In August 1998, Tryggvason became part of NASA Astronaut Group 17. Training consisted of two years of physical and academic training relating to future missions. The class was the first group of astronauts to be trained as both Mission Specialist for the Space Shuttle and as potential crewmembers for the ISS. He was initially assigned as a Shuttle Avionics Integration Laboratory (SAIL) crew representative. SAIL is used to test, check out, and verify Shuttle flight software prior to use. He also supported integrated simulations on the ISS Training Facility. This facility is used for ISS crew training as well as in support of training the ISS Mission Control team.[3]

Post-CSA career[edit]

Bjarni Tryggvason and son Michael talking to the crowd after completing five flights on the Silver Dart replica on February 22, 2009.

Tryggvason retired from the Canadian Space Agency in June 2008.[4] He returned to teaching at the University of Western Ontario.[5] He also taught at the International Test Pilots School in London, Ontario, and continued to serve as a test pilot.[6]

On February 22, 2009, Tryggvason piloted a replica of Alexander Graham Bell's Silver Dart, from the ice on Baddeck Bay, Cape Breton Island, Nova Scotia. The flight commemorated the centennial of the first flight in Canada and the British Empire. Due to poor weather conditions expected on February 23, 2009, the flight occurred one day before the actual centenary of the original Silver Dart's flight.[7]

Personal life[edit]

Tryggvason had two children.[1] His son also went into aviation as a commercial pilot, while his daughter was a veterinarian.[6] He died on April 5, 2022, at the age of 76.[8][9]

Honors and affiliations[edit]

Tryggvason was a member of the Canadian Aeronautics and Space Institute. He was awarded an honorary D.Sc. degree from the University of Western Ontario in 1998,[10] an honorary Dr. Techn. degree from the University of Iceland in 2000,[3][11] and an honorary D.Eng. degree from the University of Victoria in 2005.[12] He was furthermore awarded the NASA Space Flight Medal in 1997, the Innovators Award of the Canadian Space Agency in 2004, and the Knight's Cross of the Icelandic Order of the Falcon in 2000.[3][9][13]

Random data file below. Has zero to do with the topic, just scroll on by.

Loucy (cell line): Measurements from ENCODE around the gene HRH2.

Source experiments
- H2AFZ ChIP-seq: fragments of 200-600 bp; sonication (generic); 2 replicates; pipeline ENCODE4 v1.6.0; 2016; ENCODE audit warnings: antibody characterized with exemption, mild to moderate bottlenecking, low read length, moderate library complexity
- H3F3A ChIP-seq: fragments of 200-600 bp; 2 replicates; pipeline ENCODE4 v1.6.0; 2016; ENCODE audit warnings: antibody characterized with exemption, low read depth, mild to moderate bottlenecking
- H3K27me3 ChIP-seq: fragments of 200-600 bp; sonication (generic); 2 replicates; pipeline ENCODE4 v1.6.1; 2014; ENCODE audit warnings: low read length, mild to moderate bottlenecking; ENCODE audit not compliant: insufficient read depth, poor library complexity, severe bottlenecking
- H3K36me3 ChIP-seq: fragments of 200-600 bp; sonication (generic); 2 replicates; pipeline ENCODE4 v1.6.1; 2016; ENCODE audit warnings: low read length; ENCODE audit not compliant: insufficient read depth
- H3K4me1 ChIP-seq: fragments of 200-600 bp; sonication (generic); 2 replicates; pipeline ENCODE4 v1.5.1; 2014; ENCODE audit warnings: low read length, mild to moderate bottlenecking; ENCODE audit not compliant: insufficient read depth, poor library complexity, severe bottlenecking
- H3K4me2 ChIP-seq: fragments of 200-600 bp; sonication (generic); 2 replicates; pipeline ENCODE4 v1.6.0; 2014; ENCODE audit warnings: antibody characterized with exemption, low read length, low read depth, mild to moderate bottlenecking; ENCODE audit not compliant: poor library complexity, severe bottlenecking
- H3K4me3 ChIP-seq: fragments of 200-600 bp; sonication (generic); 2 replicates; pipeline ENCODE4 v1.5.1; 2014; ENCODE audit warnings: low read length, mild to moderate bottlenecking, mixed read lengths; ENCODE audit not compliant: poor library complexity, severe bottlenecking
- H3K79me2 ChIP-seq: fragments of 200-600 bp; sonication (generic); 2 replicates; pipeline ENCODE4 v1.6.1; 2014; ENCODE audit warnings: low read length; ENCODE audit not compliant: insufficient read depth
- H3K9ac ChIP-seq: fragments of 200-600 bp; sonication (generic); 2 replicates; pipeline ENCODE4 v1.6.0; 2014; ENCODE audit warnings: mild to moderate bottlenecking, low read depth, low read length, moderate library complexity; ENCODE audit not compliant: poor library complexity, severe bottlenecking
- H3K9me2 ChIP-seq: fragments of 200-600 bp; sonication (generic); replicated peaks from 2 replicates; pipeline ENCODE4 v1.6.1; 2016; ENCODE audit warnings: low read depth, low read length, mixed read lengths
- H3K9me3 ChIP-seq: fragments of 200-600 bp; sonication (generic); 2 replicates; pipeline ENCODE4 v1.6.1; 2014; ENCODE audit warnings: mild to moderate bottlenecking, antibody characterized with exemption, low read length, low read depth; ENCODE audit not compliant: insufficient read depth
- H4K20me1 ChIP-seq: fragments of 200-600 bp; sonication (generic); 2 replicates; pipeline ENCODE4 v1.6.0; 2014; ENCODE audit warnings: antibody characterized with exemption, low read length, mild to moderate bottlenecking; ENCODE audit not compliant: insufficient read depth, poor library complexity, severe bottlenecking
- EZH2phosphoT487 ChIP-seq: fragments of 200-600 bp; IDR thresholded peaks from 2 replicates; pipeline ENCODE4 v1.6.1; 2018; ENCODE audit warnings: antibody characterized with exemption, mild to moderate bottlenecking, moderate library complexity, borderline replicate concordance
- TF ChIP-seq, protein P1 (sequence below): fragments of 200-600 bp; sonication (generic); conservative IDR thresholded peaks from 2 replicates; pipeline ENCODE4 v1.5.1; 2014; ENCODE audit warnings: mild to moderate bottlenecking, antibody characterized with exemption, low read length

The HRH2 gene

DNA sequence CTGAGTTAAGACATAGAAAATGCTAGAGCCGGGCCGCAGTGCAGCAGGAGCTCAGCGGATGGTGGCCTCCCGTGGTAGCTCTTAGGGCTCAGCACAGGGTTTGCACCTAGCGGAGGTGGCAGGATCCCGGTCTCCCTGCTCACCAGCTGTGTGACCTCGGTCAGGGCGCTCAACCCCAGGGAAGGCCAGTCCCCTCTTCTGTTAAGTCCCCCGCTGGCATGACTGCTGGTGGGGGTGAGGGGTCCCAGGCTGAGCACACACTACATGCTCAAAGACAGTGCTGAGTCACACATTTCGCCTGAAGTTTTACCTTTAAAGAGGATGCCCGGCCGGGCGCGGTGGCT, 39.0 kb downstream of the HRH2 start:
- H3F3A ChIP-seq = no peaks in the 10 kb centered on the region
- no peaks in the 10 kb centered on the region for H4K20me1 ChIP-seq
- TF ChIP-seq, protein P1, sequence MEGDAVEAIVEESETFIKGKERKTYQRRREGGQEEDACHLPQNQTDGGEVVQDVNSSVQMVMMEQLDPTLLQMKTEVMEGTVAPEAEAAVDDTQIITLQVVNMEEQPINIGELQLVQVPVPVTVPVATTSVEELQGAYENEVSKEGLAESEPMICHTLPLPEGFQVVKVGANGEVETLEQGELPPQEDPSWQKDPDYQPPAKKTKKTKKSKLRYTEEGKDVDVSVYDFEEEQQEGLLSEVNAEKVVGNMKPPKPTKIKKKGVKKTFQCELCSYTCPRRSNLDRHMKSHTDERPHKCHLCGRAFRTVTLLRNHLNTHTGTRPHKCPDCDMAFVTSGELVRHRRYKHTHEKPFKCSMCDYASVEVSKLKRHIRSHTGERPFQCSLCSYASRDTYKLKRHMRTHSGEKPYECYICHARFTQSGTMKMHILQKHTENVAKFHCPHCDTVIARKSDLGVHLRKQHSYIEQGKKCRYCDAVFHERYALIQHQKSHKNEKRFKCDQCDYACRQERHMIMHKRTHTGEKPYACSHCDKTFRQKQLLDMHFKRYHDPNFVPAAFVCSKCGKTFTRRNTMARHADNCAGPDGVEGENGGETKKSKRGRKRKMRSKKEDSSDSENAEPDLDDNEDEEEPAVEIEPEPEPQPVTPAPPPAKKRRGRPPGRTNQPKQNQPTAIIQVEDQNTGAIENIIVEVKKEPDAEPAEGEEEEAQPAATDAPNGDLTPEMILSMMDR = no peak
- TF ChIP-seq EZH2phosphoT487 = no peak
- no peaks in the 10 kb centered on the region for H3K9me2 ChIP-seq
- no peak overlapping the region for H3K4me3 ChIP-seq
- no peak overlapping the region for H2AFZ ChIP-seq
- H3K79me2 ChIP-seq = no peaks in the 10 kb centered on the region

References[edit]

  1. ^ a b "Biography of Bjarni Tryggvason". Longueuil: Canadian Space Agency. April 6, 2022. Archived from the original on April 6, 2022. Retrieved April 9, 2022.
  2. ^ a b "Bjarni geimfari látinn". Morgunblaðið (in Icelandic). April 6, 2022. Archived from the original on April 6, 2022. Retrieved April 7, 2022.
  3. ^ a b c d e f g h i j k "BJARNI V. TRYGGVASON ASTRONAUT, CANADIAN SPACE AGENCY". Biographical Data. NASA. August 2006. Archived from the original on May 25, 2011. Retrieved February 23, 2009.
  4. ^ "Canadian astronaut Bjarni Tryggvason to retire". The Canadian Broadcasting Corporation. Canadian Press. May 1, 2008. Archived from the original on June 8, 2009. Retrieved February 23, 2009.
  5. ^ Perkel, Colin (February 6, 2009). "Shuttle astronaut flies replica of 1909 Silver Dart". The Toronto Star. Hamilton, Ontario. Canadian Press. Archived from the original on June 9, 2009. Retrieved February 23, 2009.
  6. ^ a b Petty, Chris (November 27, 2018). "Man on a Mission". TREK. University of British Columbia. Archived from the original on April 16, 2021. Retrieved April 9, 2022.
  7. ^ "Silver Dart replica takes flight in Nova Scotia". CBC News. February 22, 2009. Archived from the original on August 29, 2013. Retrieved May 4, 2011.
  8. ^ "Former Canadian astronaut Bjarni Tryggvason dead at 76". CBC News. The Canadian Press. April 6, 2022. Archived from the original on April 9, 2022. Retrieved April 9, 2022.
  9. ^ a b "The Canadian Space Agency remembers Bjarni Tryggvason". Longueuil: Canadian Space Agency. April 6, 2022. Archived from the original on April 9, 2022. Retrieved April 9, 2022.
  10. ^ Report of the Honorary Degrees Committee Archived August 21, 2020, at the Wayback Machine - website of the University of Western Ontario
  11. ^ Honorary Degrees: Honorary degree recipients 2000-2009 Archived April 12, 2021, at the Wayback Machine - website of the University of Iceland
  12. ^ Astronaut-Scientist, Eco-Forester to Receive Honorary Degrees Archived July 14, 2018, at the Wayback Machine - website of the University of Victoria
  13. ^ "13 sæmdir fálkaorðunni". Morgunblaðið (in Icelandic). August 5, 2000. Archived from the original on April 11, 2022. Retrieved April 11, 2022.

External links[edit]